Gradually, through Domeiki and his other friends, Watanuki understand what Yūko’s work consists of—and, even more importantly, why it is what it is. He encounters, at random, another girl who complains of being followed by spirits, even if no such thing is actually happening. Not long after that, he watches aghast as a malevolent spirit attaches itself to her—and is even more aghast when Yūko tells him, “This is what she wanted.” Why? he asks. Why would anyone want something like that? Then again, he’s only speaking from his own perspective; it’s hard for him to see that there might indeed by other people in the world who do want something like that. Everyone wants something different for their own reasons, whatever the cost. (There’s a subtle hint that the girl wants something like that so she can be the center of attention amongst her friends; nothing like having an affliction you can tote up on demand to generate easy sympathy.)
Other incidents add further perspective. A woman comes to Yūko’s shop, complaining about a stiff pinky; when Yūko grills her about her life, a suffocating black smoke (that only Watanuki can see) pours fourth from the finger. “What is it that you do with your little finger?” Yūko asks, and anyone who’s watched more than a little anime knows the answer to that one: you make promises. Her problem is that she’s a compulsive liar, and since lying is its own kind of breach of a promise, she’s only digging herself ever deeper with each fabrication. The choice to tell a lie is entirely hers, as Yūko points out, but there’s no ducking away from the long-term consequences…and the end of the episode packs a wallop (albeit one watered down slightly from the manga story it was taken from).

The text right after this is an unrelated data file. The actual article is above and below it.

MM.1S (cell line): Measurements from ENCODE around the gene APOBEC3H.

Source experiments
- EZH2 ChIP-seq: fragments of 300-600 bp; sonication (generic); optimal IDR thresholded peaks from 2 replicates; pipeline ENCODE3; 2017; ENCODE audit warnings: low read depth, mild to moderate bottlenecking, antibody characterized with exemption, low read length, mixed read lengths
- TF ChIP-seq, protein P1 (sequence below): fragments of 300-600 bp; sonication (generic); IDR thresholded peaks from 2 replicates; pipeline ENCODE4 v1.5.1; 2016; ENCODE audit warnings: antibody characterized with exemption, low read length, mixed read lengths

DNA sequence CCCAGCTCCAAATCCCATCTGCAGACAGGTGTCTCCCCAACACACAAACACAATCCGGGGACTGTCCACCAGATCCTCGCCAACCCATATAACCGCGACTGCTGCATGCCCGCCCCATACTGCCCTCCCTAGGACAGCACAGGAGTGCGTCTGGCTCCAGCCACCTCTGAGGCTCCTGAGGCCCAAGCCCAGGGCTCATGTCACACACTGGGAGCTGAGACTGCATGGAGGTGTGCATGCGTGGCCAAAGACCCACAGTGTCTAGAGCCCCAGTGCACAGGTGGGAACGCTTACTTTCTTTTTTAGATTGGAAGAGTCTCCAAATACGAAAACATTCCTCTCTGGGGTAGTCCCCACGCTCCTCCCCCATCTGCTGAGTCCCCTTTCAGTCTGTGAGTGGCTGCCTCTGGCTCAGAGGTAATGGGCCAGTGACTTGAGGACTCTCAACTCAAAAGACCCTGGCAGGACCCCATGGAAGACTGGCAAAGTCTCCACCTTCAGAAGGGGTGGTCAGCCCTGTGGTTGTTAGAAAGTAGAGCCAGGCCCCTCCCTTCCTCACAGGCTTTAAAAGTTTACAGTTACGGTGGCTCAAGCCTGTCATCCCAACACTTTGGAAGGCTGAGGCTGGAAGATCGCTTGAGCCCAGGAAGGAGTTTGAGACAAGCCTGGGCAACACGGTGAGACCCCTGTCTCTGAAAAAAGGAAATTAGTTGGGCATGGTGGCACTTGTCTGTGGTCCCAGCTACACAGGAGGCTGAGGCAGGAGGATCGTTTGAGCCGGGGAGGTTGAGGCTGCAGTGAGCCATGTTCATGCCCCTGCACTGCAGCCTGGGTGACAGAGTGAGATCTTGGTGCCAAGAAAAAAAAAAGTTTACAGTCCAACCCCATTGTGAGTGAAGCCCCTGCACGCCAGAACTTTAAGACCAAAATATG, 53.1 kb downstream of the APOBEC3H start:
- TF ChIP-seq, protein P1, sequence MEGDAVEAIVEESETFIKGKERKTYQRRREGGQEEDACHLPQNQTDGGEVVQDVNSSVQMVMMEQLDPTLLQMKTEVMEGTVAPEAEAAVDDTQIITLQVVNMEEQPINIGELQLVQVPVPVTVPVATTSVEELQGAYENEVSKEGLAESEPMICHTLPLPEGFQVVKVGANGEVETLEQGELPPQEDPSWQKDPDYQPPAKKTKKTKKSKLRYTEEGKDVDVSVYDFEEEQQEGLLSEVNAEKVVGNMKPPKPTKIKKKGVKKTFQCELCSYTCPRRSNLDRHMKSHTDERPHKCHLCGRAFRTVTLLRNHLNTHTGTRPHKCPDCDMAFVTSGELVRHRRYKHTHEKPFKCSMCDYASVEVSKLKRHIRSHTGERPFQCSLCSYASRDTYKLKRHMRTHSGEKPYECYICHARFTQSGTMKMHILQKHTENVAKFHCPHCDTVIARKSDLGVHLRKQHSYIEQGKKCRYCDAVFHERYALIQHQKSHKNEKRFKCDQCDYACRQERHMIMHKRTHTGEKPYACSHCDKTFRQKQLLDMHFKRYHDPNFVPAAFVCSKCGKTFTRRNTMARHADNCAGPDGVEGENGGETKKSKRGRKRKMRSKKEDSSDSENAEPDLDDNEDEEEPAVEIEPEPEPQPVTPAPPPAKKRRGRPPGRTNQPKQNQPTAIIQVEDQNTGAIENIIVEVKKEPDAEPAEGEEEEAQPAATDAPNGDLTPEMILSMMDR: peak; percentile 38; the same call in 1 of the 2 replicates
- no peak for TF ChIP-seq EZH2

Yūko also makes broad hints that Dōmeki and Watanuki are more suited to each other than it might first appear. This becomes most clear when Watanuki agrees (with great enthusiasm) to help Himawari get to the bottom of what appears to be a haunting in the local high school. Cue the laughs as Watanuki is forced to wear a radio headset to stay in touch with Yūko during the investigation—one that just happens to look like Chii’s ears from Chobits. Funny, sure, but the episode turns markedly serious when Watanuki learns the true nature of the haunting. As in Mushi-shi, the world is a large place rife with ambiguities, and most living (or “unliving”?) things are simply out for their own survival in one form or another.
The last episode on the disc answers a potentially thorny question: Where does Yūko herself go when she needs a little guidance? The answer is a fortune-teller, as you can well imagine, and when she’s unable to find the woman she usually goes to she settles for someone else who turns out to be a blatant fraud. When they find the real thing (she’s moved across town), Watanuki is struck not only by the quality of the information he gets from her, but her intentions. She’s not in this for the money or even the power, but for knowing the right thing can be done. That puts Yūko herself in a new light for him: leggy and boozy and compulsively-snacking as she may be, she also knows the limits of her abilities. Watanuki has a lot to learn from her—that is, if he doesn’t strangle her first.
Funny how the pedigree for a particular show can prejudice a potential audience. I know at least one person who’s refused to touch ×××HOLiC for the longest time for no other reason than the weird name. Don’t let a little prejudice put you off from enjoying a series this creative and smart.
Other Lives Of The Mind